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# S.V.Duzhin

## Decomposable skew-symmetric functions

A (real) function of $n$ (real) variables is said to be
*skew-symmetric*, if it changes sign whenever any two variables
are interchanged:

f(x_1,...,x_i,...,x_j,...,x_n) = -f(x_1,...,x_j,...,x_i,...x_n).

A skew-symmetric function $f(x_1,...,x_n)$ is *decomposable*,
if there exist functions of one variable $f_1$, ..., $f_n$ such that

f(x_1,...,x_n) = \det\Vert f_i(x_j)\Vert_{i,j=1}^n.

**Problem 1.** Find a criterion that a given skew-symmetric function
$f(x_1,...,x_n)$ be decomposable.

**Theorem 1.** In the class of analytic functions (or in any ring of
functions without zero divisors) a skew-symmetric function $f(x_1,...,x_n)$
is decomposable if and only if it satisfies the identity
\begin{equation}\label{kl}

f(x_1,x_2,...)f(x_3,x_4,...)
- f(x_1,x_3,...)f(x_2,x_4,...)
+ f(x_1,x_4,...)f(x_2,x_3,...) = 0, (1)

where the dots mean one and the same set of $(n-2)$ variables.
Besides the above notion of (completely) decomposable, one can
introduce the notion of partially decomposable skew-symmetric functions.
If $\lambda=(\lambda_1,...,\lambda_k)$ is a partition of $n$, then by a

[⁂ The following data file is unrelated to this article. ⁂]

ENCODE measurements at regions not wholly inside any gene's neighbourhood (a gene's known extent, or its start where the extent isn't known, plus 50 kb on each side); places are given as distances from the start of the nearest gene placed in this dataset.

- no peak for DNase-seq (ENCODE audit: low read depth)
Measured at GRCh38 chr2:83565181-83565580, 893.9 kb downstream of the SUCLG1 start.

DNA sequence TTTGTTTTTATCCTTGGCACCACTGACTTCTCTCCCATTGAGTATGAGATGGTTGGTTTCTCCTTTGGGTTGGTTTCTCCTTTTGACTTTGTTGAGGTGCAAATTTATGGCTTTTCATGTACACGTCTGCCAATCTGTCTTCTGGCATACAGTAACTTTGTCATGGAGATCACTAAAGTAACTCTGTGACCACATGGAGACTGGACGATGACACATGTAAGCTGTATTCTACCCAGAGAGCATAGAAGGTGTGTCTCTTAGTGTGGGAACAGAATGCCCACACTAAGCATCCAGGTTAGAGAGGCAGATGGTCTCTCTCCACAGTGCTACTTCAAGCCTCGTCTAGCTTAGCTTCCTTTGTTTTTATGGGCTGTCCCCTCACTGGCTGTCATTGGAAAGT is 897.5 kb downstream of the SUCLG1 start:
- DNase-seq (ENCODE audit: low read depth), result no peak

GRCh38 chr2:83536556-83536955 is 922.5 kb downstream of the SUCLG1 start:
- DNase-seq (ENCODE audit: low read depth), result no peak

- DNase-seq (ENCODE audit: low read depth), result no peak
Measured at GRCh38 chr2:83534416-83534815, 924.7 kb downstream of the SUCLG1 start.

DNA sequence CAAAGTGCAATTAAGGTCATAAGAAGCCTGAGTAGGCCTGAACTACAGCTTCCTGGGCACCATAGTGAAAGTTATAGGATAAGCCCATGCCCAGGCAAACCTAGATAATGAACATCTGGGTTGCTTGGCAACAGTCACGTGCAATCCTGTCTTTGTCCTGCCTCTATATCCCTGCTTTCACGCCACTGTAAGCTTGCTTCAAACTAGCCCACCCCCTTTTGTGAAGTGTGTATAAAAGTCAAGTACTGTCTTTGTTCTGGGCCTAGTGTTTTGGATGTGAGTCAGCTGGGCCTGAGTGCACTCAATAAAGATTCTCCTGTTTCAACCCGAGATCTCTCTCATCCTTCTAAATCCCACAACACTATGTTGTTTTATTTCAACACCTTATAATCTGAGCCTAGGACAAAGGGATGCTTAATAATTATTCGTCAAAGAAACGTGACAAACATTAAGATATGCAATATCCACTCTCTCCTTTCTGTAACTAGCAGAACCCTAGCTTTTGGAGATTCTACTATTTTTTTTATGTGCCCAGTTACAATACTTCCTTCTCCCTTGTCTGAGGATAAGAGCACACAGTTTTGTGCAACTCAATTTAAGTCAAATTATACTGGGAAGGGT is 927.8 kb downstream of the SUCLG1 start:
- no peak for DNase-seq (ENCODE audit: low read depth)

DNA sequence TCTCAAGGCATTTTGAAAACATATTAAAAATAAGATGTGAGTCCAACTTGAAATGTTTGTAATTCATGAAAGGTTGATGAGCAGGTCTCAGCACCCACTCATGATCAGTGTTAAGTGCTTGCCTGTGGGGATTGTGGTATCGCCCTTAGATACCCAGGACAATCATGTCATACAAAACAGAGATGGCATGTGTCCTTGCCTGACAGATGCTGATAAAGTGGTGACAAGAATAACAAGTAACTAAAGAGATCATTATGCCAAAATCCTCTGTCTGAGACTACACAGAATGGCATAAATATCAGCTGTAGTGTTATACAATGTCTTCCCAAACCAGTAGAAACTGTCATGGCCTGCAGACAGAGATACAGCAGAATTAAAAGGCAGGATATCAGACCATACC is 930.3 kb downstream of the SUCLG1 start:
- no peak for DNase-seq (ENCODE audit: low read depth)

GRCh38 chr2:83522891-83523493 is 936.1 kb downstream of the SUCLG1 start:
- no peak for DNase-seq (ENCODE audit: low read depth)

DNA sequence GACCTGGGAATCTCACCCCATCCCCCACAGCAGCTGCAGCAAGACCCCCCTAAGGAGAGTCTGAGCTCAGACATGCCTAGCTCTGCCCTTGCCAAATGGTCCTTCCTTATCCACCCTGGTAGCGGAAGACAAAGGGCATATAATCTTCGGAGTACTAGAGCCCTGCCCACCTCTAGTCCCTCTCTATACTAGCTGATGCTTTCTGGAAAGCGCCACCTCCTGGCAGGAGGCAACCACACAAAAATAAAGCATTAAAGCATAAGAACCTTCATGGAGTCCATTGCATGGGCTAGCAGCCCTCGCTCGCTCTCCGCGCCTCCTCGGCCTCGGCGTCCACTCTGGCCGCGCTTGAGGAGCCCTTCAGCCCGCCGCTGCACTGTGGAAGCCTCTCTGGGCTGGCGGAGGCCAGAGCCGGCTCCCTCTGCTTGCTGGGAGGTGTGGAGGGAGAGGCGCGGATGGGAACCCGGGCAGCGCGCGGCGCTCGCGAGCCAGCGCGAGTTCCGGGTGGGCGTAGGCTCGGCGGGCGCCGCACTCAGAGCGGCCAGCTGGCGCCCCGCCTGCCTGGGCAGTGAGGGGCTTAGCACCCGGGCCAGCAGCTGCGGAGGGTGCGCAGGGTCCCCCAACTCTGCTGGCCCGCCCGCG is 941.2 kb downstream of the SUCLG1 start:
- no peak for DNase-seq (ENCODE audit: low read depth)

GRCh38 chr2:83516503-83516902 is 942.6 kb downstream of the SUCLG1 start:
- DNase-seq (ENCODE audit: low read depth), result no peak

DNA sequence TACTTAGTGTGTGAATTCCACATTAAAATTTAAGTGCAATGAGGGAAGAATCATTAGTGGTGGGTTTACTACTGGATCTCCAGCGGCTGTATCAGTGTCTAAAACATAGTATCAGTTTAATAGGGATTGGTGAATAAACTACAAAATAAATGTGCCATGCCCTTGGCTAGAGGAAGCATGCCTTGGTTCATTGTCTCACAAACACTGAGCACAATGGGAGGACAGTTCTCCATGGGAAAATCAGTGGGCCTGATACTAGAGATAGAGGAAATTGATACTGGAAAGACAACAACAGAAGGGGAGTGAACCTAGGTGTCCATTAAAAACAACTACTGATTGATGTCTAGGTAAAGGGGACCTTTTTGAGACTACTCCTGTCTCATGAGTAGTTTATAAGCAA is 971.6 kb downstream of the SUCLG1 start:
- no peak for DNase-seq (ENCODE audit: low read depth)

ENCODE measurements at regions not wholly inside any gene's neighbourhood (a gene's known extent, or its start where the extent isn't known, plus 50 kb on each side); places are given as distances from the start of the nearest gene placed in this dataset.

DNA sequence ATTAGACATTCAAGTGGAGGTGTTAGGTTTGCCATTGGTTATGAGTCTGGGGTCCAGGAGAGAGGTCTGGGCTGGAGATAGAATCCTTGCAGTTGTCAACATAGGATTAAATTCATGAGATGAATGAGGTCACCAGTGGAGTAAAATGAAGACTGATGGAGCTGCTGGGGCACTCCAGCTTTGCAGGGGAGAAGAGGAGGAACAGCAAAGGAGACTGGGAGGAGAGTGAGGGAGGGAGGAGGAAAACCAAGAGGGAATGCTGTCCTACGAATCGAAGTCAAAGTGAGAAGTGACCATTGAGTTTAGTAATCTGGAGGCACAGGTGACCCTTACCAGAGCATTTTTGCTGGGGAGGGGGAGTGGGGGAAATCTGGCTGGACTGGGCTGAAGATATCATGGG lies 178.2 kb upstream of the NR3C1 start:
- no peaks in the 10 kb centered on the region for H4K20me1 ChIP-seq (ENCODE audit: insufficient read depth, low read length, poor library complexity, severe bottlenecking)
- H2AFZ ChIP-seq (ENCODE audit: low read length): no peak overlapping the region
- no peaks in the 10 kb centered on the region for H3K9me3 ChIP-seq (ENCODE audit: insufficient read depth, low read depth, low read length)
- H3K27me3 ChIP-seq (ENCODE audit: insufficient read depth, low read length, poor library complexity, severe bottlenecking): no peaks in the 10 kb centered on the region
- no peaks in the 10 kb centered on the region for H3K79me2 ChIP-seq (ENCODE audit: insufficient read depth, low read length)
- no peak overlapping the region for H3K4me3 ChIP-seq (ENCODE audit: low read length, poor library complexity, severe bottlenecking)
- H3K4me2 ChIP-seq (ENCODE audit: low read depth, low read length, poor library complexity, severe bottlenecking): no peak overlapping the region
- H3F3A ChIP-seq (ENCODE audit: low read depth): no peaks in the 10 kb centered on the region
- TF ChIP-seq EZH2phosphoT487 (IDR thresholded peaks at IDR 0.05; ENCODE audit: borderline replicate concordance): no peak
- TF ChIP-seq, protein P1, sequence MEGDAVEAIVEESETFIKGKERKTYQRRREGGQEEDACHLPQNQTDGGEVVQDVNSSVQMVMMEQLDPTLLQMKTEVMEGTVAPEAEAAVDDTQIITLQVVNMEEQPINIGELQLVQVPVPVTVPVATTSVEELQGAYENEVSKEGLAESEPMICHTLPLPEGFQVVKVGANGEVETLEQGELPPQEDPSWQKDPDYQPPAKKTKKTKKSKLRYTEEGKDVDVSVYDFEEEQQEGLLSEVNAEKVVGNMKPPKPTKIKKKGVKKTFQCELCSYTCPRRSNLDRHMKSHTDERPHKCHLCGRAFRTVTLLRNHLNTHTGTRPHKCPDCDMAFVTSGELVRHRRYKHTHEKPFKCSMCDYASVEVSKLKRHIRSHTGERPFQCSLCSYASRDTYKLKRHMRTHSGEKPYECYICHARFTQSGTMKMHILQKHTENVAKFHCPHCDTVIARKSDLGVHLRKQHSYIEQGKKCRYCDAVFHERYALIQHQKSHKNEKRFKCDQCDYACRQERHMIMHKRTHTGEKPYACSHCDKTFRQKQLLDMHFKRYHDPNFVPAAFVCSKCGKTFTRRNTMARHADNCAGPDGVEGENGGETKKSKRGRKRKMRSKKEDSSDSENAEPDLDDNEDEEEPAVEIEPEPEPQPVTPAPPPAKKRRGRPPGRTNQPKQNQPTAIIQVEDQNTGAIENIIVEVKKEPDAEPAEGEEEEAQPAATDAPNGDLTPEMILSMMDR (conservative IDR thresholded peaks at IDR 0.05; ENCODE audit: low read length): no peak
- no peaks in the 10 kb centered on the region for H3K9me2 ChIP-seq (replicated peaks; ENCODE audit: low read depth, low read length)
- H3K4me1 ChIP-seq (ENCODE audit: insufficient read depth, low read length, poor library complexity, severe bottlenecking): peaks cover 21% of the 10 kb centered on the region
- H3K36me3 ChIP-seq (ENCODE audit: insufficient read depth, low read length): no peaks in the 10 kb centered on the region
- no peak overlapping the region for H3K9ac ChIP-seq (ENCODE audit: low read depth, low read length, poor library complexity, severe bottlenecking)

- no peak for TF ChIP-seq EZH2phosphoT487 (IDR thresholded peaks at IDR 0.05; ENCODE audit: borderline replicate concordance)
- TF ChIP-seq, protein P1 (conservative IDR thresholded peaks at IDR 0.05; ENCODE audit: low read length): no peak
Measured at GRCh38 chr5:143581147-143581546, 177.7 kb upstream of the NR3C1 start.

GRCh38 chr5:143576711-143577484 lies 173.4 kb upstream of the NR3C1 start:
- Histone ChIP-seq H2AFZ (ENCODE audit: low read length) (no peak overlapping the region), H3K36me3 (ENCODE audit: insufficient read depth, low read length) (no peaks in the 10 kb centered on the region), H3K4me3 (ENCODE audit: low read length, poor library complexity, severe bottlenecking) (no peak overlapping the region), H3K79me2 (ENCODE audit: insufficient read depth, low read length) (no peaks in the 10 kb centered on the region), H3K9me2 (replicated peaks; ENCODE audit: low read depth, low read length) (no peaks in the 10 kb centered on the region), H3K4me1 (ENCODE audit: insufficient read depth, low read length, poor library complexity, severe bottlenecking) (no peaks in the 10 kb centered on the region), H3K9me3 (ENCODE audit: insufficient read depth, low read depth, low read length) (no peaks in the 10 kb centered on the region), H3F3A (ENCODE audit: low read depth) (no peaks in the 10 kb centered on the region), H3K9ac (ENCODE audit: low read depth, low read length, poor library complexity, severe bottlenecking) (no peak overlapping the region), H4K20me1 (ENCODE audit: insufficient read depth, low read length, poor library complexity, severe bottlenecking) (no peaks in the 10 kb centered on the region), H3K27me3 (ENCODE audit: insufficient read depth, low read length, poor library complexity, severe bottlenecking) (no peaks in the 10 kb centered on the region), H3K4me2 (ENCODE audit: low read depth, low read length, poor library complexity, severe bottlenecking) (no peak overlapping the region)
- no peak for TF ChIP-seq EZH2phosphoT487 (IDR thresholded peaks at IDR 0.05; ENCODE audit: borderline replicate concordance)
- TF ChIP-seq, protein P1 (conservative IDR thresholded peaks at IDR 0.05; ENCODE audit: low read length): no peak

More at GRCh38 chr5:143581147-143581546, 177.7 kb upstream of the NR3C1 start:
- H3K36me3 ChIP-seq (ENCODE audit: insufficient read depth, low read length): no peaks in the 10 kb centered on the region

$\lambda$-decomposable skew-symmetric function of $n$ variables we
understand the complete antisymmetrization of the product of $k$
arbitrary functions of $\lambda_1$, ..., $\lambda_k$ variables.
The partition $(1,1,...,1)$ gives completely decomposable functions,
while the partition $(n)$ yields the class of all skew-symmetric
functions in $n$ variables.

**Problem 2.** For a given $\lambda$, find a criterion of
$\lambda$-decomposability.

For more general classes of functions, the assertion of the above theorem
is true only one-way. However, equation (1) is meaningful by itself
(it comes from one construction of weight systems in the theory of finite
type knot invariants), and the problem, inverse to Problem 1 from the point
of view of Theorem 1, presents certain interest.

**Problem 3.** Find a complete description of the solutions to equation
(1) for non-analytic functions $f$. For example, it is interesting
to study functions with finite support, or whose support is an algebraic
variety in ${\mathbb R}^n$ and the restriction of the function to its
support is algebraic.